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Transfusion. 2015 Nov;55(11):2552-63. doi: 10.1111/trf.13213. Epub 2015 Jul 15.

Transfused older stored red blood cells improve the clinical course and outcome in a canine lethal hemorrhage and reperfusion model.

Author information

1
Critical Care Medicine Department, Clinical Center, NIH, Bethesda, Maryland.
2
University College Dublin, Belfield, Dublin, Ireland.
3
Vascular Medicine Institute, University of Pittsburgh, Pittsburgh, Pennsylvania.
4
Department of Physics and the Translational Science Center, Wake Forest University, Winston-Salem, North Carolina.
5
Department of Transfusion Medicine, Clinical Center, NIH, Bethesda, Maryland.

Abstract

BACKGROUND:

In canine models, transfused older stored red blood cells (RBCs) hemolyze in vivo resulting in significantly increased intravascular cell-free hemoglobin (CFH) and non-transferrin-bound iron (NTBI). During canine bacterial pneumonia with septic shock, but not in controls, older stored RBCs were associated with significantly increased lung injury and mortality. It is unknown if in shock without infection transfusion of older RBCs will result in similar adverse effects.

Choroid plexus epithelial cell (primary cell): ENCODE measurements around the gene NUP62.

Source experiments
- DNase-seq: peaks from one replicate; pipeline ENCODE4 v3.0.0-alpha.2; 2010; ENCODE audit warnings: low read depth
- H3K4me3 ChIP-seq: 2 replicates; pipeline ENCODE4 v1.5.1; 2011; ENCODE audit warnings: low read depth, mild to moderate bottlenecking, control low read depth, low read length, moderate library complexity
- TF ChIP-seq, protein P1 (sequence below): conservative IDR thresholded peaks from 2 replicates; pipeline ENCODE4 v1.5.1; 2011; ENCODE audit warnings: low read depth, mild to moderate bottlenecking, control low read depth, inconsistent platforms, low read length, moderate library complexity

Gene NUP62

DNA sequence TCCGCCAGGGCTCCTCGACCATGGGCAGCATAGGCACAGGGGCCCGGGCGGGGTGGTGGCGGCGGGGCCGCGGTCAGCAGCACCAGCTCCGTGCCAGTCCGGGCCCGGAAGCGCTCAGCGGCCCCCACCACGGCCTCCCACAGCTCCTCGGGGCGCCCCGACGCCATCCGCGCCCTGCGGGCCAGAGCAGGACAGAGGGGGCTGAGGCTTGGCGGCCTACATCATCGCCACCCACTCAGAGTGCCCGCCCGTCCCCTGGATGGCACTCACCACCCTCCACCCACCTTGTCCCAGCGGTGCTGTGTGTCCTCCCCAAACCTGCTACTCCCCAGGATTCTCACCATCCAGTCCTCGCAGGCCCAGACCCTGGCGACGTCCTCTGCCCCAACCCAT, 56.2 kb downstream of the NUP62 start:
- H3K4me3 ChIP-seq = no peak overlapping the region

STUDY DESIGN AND METHODS:

Two-year-old purpose-bred beagles (n = 12) were transfused similar quantities of either older (42-day) or fresher (7-day) stored universal donor canine RBCs 2.5 hours after undergoing controlled hemorrhage (55 mL/kg).

RESULTS:

With older transfused RBCs, CFH (p < 0.0001) and NTBI (p = 0.004) levels increased, but lung injury (p = 0.01) and C-reactive protein levels (p = 0.002) declined and there was a trend toward lower mortality (18% vs. 50%). All three deaths after transfused fresher RBCs resulted from hepatic fractures. Lowered exogenous norepinephrine requirements (p < 0.05) and cardiac outputs (p < 0.05) after older transfused RBCs were associated with increased CFH levels that have known vasoconstrictive nitric oxide scavenging capability.

CONCLUSIONS:

In hemorrhagic shock, older RBCs altered resuscitation physiology but did not worsen clinical outcomes. Elevated CFH may lower norepinephrine requirements and cardiac outputs ameliorating reperfusion injuries. With hemorrhagic shock, NTBI levels persist in contrast to the increased clearance, lung injury, and mortality in the previously reported infection model. These preclinical data suggest that whereas iron derived from older RBCs promotes bacterial growth, worsening septic shock mortality during infection, release of CFH and NTBI during hemorrhagic shock is not necessarily harmful.

PMID:
26175134
PMCID:
PMC4644126
DOI:
10.1111/trf.13213
[Indexed for MEDLINE]
Free PMC Article

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